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Cabaret Review

Shirley Jones: An Evening of Story and Song

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Shirley Jones: An Evening of Story and Song
Shirley Jones turns 77 on March 31, an age at which she could be forgiven for kicking back, sitting on her laurels, and enjoying her grandchildren. But here she is, looking trim and terrific at Feinstein's at Loews Regency, making, of all things, her nightclub debut. Of course, the stage and film star is also an experienced concertizer with symphony orchestras, but that's not the same thing as saloon singing. But like the consummate pro she is, Jones proves as at home with the intime as she is with the grand. In an evening weighted heavily toward the work of composer Richard Rodgers, who discovered Jones when she was but 20, the lady is a champ.

Up top, it seems that perhaps things aren't going to go so well. After beginning with a rather pro forma "Where or When" (Rodgers–Lorenz Hart)—which has Jones standing about aimlessly for far too long during instrumental sections—a rushed rendition of "A Wonderful Guy" (Rodgers–Oscar Hammerstein II) misses the song's explosion of pure joy. This is followed by the evening's sole misstep: Musical director Ron Abel's arranged-to-death version of Stephen Sondheim's "Send in the Clowns," which turns an understated dramatic monologue in song into a forced and melodramatic arioso. This is a real pity, as the Academy Award–winning Jones has the acting chops to make this classic special.

Then, however, she hits pay dirt in a gorgeous and deeply felt medley of "What's the Use of Wondrin'?" and "If I Loved You" (Rodgers–Hammerstein), her two signature songs from "Carousel," her second film. Jones connects these songs to her love of first husband Jack Cassidy, a Billy Bigelow type if ever there was one, and the result is electric. This material is in her bones, and the small-town Pennsylvania lass delivers it with a rock-solid authenticity that's all too hard to come by in these early years of the 21st century.

After that, Jones sails confidently through the rest of her nearly 90-minute show. Highlights include a light and lovely Rodgers-and-Hart medley of "Little Girl Blue" and "Blue Moon," which she links to her relationship with second husband Marty Ingels; a tight and swinging "This Can't Be Love" (Rodgers–Hart), showing off an attractively husky chest voice; and a galvanizing "Can't Help Loving That Man" (Jerome Kern–Hammerstein) that proves Jones can get down with the best of them.

But what people have come to hear are Laurey Williams, Julie Jordan, and Marian the Librarian, and Jones is at her very best re-creating their material. A "Music Man" medley includes versions of Meredith Willson's "Till There Was You" and "Goodnight, My Someone" sung with the same intensely affecting simplicity the lady gave them on screen nearly 50 years ago. She aces four songs from "Oklahoma!" (Rodgers–Hammerstein), crowned by a melting and ethereal "Out of My Dreams." Her encore is that R&H warhorse "You'll Never Walk Alone," and Jones' honesty scrapes away all the sentimental sludge that song has acquired through the years from endless insincere performances that have treated it as so much Muzak.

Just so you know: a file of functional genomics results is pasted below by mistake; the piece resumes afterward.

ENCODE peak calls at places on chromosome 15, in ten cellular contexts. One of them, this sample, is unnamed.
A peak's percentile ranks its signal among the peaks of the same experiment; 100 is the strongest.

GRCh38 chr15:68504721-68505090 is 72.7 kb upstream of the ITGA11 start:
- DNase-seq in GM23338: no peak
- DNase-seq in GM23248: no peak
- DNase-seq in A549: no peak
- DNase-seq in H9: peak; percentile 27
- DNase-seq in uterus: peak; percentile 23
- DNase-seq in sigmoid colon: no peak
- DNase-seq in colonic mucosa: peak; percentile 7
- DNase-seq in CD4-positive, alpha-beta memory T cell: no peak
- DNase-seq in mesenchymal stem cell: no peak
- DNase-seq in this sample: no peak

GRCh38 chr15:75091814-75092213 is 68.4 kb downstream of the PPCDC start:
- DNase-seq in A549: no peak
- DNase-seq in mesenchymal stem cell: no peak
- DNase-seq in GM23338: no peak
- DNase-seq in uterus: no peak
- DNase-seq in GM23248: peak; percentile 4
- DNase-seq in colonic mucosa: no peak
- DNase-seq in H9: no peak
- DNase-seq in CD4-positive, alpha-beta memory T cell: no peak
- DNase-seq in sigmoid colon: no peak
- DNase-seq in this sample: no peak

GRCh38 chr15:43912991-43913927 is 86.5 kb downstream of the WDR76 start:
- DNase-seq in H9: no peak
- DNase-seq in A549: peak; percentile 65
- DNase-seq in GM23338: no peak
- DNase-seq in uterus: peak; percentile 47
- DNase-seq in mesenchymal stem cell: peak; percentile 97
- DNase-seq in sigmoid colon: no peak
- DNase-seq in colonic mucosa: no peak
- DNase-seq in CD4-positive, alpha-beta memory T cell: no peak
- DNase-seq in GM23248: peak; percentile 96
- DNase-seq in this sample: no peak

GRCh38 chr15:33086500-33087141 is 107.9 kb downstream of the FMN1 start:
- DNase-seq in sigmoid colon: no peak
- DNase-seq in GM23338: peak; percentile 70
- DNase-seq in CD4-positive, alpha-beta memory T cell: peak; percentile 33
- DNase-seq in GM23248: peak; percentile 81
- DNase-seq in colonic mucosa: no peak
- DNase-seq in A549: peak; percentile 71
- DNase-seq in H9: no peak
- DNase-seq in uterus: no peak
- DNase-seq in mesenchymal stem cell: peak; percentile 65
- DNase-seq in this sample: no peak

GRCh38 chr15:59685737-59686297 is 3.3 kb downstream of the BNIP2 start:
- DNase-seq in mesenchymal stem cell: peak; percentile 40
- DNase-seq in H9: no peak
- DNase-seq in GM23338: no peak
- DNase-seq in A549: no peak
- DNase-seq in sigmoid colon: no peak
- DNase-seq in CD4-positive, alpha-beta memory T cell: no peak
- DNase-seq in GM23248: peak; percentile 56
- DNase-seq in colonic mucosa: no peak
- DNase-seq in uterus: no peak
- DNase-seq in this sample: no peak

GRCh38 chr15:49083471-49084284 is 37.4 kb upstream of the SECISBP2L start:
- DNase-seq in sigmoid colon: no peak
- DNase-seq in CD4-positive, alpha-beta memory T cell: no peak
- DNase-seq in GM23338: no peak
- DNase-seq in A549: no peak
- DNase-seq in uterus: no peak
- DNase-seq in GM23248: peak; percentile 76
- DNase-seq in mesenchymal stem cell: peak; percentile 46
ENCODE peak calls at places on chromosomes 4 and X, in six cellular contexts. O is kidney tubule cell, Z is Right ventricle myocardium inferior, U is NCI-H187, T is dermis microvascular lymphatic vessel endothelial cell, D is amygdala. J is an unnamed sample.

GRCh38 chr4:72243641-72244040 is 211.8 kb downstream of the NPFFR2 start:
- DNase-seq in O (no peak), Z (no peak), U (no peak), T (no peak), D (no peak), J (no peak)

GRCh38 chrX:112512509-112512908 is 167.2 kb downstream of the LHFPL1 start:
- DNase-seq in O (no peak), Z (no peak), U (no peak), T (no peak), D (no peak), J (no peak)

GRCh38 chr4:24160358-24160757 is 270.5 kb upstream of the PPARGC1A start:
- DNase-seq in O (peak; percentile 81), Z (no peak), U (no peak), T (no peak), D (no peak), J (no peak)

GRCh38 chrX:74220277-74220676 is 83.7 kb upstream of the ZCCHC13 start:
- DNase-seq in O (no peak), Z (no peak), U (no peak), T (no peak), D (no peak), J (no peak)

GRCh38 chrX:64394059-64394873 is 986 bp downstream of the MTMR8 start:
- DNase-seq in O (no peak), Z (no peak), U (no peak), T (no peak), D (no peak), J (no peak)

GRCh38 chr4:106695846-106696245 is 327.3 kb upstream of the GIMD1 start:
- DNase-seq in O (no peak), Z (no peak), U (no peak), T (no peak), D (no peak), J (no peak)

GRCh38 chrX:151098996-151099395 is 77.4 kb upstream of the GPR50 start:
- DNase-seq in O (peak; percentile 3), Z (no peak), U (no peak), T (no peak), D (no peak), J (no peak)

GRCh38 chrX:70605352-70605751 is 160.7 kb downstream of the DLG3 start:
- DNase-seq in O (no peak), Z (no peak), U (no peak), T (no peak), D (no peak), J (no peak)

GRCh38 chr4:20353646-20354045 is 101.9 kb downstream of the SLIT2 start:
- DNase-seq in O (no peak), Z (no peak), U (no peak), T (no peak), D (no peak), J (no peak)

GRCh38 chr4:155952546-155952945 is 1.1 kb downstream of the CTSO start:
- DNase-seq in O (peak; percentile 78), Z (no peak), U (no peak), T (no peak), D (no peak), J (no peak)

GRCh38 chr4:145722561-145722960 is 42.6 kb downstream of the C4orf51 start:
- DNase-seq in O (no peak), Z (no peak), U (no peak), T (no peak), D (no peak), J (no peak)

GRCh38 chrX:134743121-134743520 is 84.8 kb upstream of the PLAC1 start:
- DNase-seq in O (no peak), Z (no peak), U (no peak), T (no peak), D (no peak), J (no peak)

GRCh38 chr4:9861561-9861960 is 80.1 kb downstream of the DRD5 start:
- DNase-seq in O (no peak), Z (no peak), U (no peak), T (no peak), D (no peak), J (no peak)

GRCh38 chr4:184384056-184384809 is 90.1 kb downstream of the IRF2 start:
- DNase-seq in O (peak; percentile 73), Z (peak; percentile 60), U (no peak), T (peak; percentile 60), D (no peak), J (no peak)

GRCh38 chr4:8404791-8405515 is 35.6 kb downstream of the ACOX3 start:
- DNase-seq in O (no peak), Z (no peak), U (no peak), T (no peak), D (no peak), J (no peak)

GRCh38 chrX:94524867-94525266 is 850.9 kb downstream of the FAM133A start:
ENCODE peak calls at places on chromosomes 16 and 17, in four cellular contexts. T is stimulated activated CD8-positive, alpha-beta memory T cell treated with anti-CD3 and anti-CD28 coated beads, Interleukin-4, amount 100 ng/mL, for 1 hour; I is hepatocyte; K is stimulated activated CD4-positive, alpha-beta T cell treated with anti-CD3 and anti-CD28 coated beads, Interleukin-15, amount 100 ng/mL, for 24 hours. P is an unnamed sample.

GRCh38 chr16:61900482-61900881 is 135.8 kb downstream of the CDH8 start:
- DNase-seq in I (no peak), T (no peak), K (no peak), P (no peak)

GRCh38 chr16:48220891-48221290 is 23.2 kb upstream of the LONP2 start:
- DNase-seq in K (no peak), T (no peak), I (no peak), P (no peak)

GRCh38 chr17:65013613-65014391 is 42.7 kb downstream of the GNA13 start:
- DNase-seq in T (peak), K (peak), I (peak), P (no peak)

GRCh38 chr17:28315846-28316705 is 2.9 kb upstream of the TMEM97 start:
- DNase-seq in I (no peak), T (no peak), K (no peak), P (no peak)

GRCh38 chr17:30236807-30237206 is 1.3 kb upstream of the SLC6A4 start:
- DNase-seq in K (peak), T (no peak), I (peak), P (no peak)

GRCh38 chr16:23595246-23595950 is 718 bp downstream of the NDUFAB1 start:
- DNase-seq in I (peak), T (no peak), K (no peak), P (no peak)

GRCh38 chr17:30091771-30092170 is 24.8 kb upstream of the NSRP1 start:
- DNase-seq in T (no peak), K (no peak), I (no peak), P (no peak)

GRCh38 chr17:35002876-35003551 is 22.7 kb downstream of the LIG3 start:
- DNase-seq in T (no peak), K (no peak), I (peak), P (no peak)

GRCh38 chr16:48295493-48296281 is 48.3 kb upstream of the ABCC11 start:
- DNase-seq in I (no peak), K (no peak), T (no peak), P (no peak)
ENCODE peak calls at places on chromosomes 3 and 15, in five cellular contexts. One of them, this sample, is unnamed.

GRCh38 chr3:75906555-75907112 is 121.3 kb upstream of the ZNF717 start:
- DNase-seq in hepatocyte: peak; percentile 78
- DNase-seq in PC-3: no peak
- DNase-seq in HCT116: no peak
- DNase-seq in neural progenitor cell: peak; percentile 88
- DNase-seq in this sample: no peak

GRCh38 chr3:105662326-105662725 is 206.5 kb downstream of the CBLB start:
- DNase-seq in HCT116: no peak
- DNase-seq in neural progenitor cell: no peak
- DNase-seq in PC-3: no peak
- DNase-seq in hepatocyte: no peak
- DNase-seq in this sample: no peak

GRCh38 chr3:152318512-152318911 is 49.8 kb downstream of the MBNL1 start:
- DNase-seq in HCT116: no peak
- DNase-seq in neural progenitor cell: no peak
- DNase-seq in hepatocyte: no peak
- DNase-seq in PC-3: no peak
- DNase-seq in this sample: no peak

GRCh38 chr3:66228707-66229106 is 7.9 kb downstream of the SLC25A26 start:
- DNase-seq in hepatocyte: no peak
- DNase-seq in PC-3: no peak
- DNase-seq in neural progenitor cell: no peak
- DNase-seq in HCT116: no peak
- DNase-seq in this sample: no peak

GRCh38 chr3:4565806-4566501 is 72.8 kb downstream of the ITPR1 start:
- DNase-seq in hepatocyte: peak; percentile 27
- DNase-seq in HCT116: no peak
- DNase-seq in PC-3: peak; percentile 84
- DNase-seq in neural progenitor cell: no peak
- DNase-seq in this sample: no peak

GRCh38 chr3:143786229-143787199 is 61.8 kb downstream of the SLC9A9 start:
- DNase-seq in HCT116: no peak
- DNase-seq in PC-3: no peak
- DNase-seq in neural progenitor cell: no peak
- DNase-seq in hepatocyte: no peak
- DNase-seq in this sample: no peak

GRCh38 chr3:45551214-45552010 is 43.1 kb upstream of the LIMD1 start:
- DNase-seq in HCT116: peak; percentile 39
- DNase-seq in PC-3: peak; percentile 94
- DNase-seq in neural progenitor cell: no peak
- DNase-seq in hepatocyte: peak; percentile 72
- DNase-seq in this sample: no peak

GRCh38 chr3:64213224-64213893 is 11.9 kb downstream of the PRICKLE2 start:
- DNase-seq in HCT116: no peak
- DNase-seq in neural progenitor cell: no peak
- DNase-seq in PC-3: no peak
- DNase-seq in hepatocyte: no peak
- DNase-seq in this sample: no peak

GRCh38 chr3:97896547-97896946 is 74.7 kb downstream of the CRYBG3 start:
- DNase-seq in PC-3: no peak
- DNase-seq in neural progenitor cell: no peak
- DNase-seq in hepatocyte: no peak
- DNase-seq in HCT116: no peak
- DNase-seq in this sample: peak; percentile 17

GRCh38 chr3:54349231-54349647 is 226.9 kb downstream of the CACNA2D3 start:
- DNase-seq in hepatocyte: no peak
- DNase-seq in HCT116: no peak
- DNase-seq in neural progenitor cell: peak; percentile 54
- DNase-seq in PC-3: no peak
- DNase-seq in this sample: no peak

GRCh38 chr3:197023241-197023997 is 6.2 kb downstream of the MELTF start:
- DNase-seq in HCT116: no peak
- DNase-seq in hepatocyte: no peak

I don't mean to suggest that you're going to hear a singer undimmed by time. Jones' voice is in better shape than some of her contemporaries, but she hasn't escaped the soprano's inevitable destiny of powder replacing power. Fortunately, she is clear-eyed about her voice, and she navigates the pitfalls with exceptional musicianship, so that you are never worried that she will attempt something she can no longer accomplish. She gets real points for not rewriting the endings of songs to avoid high notes, and she delivers those high notes with surprising force and an attractively full sound. This is bracingly intelligent singing, for which credit must undoubtedly be shared with Abel, whose musical direction more than lives up to his name, as do his mostly unfussy arrangements, which benefit greatly from Mark Vanderpoel's work on bass.

The evening's subtitle is "An Evening of Story and Song," and Jones' tales of her career, while probably mostly familiar to her fans, are still fun to hear right from the source, particularly a humorous one involving her pregnancy with son Patrick and her "Music Man" co-star Robert Preston. There's also a revealing Sondheim nugget (who knew they've been lifelong friends?) that I won't spoil here. Gratifyingly, "The Partridge Family" is dispensed with in a few bars of its theme song. That's not what this evening is about. This is about Shirley Jones, musical theater performer par excellence, and boy is she ever.

Presented by and at Feinstein's at Loews Regency, 540 Park Ave., NYC. March 15–19. Wed. and Thu., 8:30 p.m.; Fri. and Sat., 8 and 10:30 p.m. (212) 339-4095.

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